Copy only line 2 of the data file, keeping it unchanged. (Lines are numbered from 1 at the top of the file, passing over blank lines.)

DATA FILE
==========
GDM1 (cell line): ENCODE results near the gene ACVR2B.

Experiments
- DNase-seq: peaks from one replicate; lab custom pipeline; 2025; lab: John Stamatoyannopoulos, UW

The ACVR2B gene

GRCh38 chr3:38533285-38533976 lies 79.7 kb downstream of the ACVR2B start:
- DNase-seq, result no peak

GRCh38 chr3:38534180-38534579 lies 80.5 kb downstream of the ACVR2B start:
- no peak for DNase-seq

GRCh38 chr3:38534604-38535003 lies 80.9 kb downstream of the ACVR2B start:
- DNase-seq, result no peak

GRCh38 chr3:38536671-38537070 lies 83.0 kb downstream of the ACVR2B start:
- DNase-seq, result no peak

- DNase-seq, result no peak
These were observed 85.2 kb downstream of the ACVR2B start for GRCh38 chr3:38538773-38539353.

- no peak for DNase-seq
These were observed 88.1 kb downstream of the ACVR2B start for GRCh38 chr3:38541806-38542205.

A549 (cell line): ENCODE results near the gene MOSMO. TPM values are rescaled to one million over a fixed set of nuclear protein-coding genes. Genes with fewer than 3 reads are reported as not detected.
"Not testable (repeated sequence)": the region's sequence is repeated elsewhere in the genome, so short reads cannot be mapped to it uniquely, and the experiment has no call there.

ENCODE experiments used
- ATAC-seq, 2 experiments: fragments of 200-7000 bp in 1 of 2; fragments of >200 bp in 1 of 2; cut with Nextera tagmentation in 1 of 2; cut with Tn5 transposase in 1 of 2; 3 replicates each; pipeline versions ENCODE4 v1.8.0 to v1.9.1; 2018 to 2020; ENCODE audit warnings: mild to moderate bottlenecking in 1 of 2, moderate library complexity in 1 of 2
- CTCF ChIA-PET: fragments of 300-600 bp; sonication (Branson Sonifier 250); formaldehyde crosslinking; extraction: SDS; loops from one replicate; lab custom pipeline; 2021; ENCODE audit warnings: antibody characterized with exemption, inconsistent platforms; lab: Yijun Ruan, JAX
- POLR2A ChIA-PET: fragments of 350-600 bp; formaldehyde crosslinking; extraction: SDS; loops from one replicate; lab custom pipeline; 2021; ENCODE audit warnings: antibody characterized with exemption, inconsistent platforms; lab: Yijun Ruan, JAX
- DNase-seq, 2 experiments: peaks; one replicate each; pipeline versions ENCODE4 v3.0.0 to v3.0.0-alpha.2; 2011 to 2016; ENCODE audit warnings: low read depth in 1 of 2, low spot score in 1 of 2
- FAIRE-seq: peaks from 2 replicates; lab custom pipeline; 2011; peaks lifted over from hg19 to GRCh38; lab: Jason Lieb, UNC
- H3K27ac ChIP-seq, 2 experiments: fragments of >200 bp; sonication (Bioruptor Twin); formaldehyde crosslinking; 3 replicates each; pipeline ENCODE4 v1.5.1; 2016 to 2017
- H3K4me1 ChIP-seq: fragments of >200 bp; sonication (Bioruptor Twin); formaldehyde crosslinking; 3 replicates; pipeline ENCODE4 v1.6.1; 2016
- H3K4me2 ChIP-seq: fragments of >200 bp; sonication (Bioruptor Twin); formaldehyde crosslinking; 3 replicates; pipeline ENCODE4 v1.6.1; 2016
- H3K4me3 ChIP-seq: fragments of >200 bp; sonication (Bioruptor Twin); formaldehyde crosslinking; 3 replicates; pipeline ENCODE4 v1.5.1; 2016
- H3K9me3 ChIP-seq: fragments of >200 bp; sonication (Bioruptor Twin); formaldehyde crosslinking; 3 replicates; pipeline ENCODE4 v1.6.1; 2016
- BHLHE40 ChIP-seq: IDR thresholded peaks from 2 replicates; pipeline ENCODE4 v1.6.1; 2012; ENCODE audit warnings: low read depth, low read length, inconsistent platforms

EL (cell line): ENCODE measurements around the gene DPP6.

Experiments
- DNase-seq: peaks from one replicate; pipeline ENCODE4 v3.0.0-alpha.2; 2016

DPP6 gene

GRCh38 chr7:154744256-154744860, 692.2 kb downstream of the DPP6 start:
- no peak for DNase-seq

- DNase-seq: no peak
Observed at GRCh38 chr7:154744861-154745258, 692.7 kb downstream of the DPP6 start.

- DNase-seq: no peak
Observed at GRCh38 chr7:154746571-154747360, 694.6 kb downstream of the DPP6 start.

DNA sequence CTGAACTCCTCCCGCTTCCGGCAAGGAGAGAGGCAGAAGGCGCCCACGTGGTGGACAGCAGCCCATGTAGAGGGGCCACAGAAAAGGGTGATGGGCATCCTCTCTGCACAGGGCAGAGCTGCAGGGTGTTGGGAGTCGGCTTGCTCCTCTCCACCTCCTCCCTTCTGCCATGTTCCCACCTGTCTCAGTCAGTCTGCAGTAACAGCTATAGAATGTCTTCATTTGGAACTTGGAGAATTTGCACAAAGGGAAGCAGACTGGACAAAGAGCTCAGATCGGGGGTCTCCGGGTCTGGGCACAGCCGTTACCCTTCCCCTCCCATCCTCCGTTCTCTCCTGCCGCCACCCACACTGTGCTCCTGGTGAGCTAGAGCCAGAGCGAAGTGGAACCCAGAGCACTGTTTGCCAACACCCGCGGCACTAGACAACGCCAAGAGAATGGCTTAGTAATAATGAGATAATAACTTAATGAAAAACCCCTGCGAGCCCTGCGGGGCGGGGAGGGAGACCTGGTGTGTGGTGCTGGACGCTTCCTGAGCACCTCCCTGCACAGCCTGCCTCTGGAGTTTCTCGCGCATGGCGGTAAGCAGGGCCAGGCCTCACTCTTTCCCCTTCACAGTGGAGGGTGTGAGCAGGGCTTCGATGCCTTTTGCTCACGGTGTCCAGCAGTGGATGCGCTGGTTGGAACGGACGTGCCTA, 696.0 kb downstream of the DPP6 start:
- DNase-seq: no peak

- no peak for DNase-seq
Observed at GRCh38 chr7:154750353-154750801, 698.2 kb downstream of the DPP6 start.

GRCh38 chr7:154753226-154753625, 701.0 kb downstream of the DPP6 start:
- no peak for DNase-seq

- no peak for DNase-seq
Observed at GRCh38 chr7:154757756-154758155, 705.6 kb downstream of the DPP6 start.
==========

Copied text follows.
Experiments